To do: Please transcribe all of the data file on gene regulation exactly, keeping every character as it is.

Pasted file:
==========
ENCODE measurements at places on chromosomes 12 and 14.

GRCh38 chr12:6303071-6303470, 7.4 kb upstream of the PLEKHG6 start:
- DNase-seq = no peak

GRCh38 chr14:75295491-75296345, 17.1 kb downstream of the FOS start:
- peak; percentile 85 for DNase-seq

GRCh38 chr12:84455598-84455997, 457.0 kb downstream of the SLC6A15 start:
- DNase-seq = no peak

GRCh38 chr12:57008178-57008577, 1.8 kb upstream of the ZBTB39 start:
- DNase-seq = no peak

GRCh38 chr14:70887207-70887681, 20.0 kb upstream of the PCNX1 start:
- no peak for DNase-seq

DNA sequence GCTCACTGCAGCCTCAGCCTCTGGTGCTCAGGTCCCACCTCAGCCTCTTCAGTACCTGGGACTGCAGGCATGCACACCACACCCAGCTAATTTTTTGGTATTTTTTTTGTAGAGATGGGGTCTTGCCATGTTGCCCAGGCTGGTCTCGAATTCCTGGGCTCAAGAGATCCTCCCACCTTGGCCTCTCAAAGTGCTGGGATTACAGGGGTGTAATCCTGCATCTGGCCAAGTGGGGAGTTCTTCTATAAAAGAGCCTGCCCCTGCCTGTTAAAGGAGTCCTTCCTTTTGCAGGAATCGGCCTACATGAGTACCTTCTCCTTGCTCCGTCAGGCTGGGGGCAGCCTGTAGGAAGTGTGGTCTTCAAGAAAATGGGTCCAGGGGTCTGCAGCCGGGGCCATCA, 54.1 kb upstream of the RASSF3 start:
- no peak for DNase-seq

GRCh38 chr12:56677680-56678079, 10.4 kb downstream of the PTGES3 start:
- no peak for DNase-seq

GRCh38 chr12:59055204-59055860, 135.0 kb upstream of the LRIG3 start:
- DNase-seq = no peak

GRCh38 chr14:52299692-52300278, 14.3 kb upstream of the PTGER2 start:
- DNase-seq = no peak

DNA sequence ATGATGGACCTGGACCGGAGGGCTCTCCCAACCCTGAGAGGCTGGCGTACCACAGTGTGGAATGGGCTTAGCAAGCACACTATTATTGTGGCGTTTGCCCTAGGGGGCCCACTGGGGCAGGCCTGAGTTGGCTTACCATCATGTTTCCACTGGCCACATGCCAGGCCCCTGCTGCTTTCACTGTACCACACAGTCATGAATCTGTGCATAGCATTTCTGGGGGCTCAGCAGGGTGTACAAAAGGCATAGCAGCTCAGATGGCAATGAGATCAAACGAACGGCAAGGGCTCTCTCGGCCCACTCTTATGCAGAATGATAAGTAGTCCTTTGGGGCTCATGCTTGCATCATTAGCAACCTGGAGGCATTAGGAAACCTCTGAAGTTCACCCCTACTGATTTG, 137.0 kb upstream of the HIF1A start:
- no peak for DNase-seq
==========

ENCODE measurements at places on chromosomes 12 and 14.

GRCh38 chr12:6303071-6303470, 7.4 kb upstream of the PLEKHG6 start:
- DNase-seq = no peak

GRCh38 chr14:75295491-75296345, 17.1 kb downstream of the FOS start:
- peak; percentile 85 for DNase-seq

GRCh38 chr12:84455598-84455997, 457.0 kb downstream of the SLC6A15 start:
- DNase-seq = no peak

GRCh38 chr12:57008178-57008577, 1.8 kb upstream of the ZBTB39 start:
- DNase-seq = no peak

GRCh38 chr14:70887207-70887681, 20.0 kb upstream of the PCNX1 start:
- no peak for DNase-seq

DNA sequence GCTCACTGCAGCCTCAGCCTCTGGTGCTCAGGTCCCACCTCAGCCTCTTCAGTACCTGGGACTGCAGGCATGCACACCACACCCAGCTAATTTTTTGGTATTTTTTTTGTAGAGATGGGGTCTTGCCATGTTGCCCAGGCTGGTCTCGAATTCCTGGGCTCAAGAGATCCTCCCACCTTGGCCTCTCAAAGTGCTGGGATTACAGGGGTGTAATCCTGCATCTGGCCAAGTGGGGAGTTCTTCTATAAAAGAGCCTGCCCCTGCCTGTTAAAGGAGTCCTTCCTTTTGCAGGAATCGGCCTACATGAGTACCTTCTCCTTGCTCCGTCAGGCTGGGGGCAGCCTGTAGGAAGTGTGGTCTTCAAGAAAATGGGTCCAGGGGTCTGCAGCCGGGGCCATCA, 54.1 kb upstream of the RASSF3 start:
- no peak for DNase-seq

GRCh38 chr12:56677680-56678079, 10.4 kb downstream of the PTGES3 start:
- no peak for DNase-seq

GRCh38 chr12:59055204-59055860, 135.0 kb upstream of the LRIG3 start:
- DNase-seq = no peak

GRCh38 chr14:52299692-52300278, 14.3 kb upstream of the PTGER2 start:
- DNase-seq = no peak

DNA sequence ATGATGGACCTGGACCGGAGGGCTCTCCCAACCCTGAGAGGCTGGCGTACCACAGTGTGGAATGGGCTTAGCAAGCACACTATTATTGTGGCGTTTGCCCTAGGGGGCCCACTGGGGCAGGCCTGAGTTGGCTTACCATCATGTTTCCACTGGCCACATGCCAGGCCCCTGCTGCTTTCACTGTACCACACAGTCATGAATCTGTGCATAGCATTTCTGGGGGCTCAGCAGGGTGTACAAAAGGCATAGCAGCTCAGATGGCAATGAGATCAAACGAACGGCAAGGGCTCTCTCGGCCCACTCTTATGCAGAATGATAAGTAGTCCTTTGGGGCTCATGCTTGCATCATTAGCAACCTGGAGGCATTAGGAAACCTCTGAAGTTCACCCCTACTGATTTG, 137.0 kb upstream of the HIF1A start:
- no peak for DNase-seq